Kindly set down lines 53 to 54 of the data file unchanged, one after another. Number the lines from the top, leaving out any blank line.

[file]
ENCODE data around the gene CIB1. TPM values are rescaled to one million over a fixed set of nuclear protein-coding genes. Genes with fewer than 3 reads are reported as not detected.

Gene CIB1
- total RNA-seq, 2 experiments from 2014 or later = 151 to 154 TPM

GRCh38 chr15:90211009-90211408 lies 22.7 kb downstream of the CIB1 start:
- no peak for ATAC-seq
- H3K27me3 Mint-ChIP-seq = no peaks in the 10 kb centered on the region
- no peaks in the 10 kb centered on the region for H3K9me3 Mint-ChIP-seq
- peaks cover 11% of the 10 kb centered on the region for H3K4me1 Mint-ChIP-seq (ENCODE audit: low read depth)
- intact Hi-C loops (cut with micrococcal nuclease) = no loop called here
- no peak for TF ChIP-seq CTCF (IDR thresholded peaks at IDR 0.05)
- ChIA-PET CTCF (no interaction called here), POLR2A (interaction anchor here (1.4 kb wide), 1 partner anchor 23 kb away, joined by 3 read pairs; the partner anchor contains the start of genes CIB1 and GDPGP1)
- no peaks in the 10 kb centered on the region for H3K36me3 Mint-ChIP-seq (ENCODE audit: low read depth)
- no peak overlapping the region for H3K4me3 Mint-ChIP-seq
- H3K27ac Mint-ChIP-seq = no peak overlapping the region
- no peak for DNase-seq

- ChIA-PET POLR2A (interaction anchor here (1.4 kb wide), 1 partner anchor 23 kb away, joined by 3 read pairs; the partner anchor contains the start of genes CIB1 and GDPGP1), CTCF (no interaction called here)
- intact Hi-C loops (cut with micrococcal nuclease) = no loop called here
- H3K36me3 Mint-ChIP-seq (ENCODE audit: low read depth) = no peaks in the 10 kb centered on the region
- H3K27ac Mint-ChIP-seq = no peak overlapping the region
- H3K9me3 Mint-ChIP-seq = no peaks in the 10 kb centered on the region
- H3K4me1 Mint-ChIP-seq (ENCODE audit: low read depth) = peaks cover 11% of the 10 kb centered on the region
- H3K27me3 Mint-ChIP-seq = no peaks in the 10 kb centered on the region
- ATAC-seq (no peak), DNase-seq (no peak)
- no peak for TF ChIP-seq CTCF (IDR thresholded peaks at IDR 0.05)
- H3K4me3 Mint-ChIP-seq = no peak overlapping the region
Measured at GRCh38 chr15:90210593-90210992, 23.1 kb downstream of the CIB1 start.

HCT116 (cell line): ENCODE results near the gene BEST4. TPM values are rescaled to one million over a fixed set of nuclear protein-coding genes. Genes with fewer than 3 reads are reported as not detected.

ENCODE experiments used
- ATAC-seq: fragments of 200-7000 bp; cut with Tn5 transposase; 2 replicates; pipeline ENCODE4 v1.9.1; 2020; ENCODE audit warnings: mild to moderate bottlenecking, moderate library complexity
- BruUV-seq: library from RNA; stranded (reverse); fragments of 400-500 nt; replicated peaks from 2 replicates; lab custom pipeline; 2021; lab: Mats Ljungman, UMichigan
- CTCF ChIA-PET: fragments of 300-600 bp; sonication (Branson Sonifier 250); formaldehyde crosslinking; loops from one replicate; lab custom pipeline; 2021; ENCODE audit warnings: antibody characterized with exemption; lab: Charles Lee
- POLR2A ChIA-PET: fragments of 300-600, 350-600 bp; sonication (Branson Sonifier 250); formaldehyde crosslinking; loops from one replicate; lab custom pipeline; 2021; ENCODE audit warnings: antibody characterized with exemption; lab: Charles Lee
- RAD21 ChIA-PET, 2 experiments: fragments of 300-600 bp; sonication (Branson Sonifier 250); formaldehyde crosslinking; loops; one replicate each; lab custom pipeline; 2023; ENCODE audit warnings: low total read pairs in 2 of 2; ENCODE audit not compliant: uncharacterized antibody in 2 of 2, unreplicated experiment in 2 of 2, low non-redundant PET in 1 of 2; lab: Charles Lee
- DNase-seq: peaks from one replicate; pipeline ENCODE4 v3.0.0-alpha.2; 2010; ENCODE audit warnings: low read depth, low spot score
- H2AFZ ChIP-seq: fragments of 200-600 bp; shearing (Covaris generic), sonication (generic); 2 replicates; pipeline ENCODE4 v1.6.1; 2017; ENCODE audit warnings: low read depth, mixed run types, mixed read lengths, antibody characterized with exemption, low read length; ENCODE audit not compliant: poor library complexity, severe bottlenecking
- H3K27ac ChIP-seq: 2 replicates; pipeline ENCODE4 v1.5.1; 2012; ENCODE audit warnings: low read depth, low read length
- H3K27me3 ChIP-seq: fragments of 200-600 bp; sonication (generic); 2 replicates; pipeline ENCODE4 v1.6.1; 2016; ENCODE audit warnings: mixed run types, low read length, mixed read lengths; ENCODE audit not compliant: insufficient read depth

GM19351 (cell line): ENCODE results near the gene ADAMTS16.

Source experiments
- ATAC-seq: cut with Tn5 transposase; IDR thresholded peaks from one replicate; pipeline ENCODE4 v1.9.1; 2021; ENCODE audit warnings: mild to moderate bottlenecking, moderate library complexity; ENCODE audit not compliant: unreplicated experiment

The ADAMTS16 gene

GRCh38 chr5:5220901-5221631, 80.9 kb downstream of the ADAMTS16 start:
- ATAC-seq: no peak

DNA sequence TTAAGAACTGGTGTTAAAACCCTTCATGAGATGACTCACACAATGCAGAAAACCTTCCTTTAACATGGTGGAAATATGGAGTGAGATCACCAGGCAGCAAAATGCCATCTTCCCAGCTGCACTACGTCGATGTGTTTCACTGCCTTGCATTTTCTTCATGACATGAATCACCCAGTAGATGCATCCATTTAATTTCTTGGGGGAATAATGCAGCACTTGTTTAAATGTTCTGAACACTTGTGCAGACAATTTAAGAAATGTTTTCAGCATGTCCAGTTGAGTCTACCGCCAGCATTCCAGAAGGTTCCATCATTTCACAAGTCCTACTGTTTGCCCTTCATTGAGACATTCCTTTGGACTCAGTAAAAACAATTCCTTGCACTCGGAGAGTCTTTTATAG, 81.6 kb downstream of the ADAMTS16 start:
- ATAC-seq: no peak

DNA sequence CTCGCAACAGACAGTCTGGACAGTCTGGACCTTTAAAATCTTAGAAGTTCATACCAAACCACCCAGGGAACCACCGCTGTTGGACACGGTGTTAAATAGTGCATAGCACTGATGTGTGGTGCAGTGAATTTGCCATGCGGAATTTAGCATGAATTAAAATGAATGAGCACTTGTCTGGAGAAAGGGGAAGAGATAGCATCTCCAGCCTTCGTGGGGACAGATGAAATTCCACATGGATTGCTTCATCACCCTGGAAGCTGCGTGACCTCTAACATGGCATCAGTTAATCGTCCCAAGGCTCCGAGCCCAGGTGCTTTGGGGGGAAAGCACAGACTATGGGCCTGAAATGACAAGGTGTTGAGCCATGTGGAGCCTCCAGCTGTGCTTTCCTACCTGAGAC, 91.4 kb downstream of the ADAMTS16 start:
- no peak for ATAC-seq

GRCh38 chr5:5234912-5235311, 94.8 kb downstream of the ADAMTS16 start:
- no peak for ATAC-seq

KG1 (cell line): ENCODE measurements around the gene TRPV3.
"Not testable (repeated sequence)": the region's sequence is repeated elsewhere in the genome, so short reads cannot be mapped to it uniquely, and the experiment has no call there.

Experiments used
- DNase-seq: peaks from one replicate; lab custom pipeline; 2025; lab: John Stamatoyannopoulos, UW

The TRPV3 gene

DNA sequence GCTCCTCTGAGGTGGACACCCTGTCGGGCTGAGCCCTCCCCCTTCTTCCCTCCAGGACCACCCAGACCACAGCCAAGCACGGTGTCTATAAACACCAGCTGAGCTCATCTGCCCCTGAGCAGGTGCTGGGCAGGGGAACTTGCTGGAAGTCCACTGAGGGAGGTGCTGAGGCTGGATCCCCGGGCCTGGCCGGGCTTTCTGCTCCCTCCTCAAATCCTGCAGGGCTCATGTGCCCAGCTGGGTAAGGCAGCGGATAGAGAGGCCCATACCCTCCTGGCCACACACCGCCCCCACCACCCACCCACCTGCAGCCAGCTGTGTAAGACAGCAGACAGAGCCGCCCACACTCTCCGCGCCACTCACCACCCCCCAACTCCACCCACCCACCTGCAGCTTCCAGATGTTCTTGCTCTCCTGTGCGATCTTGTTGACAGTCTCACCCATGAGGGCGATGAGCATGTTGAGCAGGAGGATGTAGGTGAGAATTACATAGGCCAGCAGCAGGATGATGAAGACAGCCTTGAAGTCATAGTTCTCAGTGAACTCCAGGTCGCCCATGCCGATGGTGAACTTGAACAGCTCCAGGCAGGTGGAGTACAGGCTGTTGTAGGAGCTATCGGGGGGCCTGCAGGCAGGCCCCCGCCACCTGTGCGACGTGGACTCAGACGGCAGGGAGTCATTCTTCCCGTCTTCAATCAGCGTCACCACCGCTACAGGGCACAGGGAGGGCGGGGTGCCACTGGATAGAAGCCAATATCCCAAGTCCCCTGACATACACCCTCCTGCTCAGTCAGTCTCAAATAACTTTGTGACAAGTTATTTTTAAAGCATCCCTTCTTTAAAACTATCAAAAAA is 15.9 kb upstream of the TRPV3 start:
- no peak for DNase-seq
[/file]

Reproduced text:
- DNase-seq: peaks from one replicate; lab custom pipeline; 2025; lab: John Stamatoyannopoulos, UW

The TRPV3 gene